Now, starting this season with $ 475, technical guided and helicopter descents through once-inaccessible deep powder aprons, the Brills take one step closer to the rim.

“More land, more often. That’s the goal, ”Brill says after the third of seven abseils to reach the Mad Dog Corridor spilling the flank of Velocity Peak. “If a few more reminders are needed, so be it. Besides, it’s fun, isn’t it? ”

Always with the smile and the question, daring me to unleash the sobs locked in my throat.

He promises that no one will go too deep. Although no previous experience is required, its guides will provide rope lessons before each descent. The ropes will be the right length – you are welcome – and the permanent anchors will be secured with logs buried deep in the snowpack. Once again: you are welcome and you owe me a beer. But he says all takers need to be confident when skiing in tight and steep conditions.

With more and more people heading deeper into the backcountry and merging the ropes with steep, exploratory skiing, Silverton Mountain’s latest offering could help skiers looking for a kick. hand before venturing into the specialized world of ski mountaineering.

“It’s for people who want to take their skiing adventure to the next level,” says Brill. “When normal steep lines aren’t enough to get you excited, the Recall Factor is a way to keep stepping it up and is a good learning process for those who don’t have these skills.”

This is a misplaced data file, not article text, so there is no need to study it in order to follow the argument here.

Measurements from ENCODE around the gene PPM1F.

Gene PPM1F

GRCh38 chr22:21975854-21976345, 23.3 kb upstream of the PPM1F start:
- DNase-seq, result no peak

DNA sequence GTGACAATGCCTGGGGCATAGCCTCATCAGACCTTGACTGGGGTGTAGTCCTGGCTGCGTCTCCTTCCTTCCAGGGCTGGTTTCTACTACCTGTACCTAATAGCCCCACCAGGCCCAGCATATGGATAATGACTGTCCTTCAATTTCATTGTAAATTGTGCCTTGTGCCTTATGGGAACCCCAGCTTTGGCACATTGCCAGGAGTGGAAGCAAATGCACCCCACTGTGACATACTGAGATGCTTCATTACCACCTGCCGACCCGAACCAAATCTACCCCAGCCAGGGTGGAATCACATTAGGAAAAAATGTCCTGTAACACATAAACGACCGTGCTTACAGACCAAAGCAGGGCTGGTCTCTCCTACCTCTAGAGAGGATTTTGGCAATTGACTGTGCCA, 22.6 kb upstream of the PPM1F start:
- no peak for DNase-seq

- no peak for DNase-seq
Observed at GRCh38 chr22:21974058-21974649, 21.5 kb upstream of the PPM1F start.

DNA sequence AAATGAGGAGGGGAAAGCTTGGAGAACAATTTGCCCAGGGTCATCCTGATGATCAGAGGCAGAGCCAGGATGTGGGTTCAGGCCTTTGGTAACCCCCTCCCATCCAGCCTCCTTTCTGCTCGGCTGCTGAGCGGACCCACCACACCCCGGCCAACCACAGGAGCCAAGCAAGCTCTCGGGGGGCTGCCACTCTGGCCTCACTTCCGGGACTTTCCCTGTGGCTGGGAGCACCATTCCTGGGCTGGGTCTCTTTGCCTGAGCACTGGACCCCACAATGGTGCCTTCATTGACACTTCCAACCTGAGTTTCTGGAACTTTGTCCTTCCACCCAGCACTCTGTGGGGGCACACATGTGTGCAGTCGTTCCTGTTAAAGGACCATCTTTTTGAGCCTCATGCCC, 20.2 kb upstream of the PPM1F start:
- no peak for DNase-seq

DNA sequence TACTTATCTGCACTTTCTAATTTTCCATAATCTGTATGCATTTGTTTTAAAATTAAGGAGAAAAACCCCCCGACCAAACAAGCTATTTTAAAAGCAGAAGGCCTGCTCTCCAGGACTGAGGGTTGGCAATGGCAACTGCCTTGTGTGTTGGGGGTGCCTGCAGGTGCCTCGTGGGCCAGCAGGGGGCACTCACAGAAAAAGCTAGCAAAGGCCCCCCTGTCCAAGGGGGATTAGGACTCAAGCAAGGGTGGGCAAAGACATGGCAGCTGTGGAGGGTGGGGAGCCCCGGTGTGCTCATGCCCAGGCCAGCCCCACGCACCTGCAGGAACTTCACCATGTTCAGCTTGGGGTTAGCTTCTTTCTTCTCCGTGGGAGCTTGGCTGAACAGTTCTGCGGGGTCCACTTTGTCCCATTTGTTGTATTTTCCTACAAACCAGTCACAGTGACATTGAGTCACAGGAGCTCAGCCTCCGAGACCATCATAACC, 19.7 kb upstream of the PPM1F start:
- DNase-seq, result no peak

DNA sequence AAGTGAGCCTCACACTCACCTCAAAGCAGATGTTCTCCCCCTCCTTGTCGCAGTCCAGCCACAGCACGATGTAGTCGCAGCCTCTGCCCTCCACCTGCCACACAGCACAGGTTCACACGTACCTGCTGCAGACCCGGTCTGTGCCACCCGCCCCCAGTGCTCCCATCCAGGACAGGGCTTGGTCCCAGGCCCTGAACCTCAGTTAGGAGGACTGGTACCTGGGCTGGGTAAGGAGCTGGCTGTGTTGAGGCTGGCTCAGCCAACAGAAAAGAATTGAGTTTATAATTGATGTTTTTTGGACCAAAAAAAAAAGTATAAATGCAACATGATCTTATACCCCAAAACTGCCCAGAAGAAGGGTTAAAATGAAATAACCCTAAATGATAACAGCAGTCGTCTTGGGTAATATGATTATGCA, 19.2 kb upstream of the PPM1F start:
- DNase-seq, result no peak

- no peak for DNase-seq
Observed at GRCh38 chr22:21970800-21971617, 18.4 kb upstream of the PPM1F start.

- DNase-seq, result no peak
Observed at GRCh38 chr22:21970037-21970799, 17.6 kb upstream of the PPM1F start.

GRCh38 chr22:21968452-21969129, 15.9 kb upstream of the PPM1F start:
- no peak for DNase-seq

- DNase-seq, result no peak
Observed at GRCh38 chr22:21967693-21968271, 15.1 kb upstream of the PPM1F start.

So, Brill is the heroin trafficker of extreme skiing, urging people to dig deeper into dopamine overload and make them addicted to the thrills that only a helicopter and a ridiculous slope can provide.

“It’s a fantastic adventure that most people would never consider skiing due to its complexity,” he says, legitimizing his devious ways as skier Walter White.

Extension of the helicopter option

While the Brills have long targeted the most extreme guys, it’s almost always the guys who bite the Brill bait. Example: Valentine’s Day is the slowest day of the Silverton Mountain season, but more subtle sensations are also offered. Silverton Mountain recently got a permit to expand its helicopter tour option – a popular $ 325 per person heli-drop in a remote area for a day of shorter, less technical line counting, then a final drop on a summit. that goes back to skis. base of the ski area – on overnight trips.

With a guide, tent, and overnight gear, Brill will lead guests to remote corners of the San Juan and leave them there for a number of days of backcountry trekking.

“If it’s fun and if people want to do something, we like to give people the chance to try things they would normally only find in Europe, British Columbia or Alaska. They’re definitely not available in other Colorado ski areas, ”he says, once back on level ground. “It’s about helping people push their limits. If it’s not fun then we don’t want to be a part of it and someone else can come up with it. We are the home of real adventure, not prepackaged faux plush toys with bolted stairs to the mountains.

Jason Blevins: 303-954-1374, [email protected] or

VIDEO: See the descent of Velocity Peak from Blevins Denver Post video on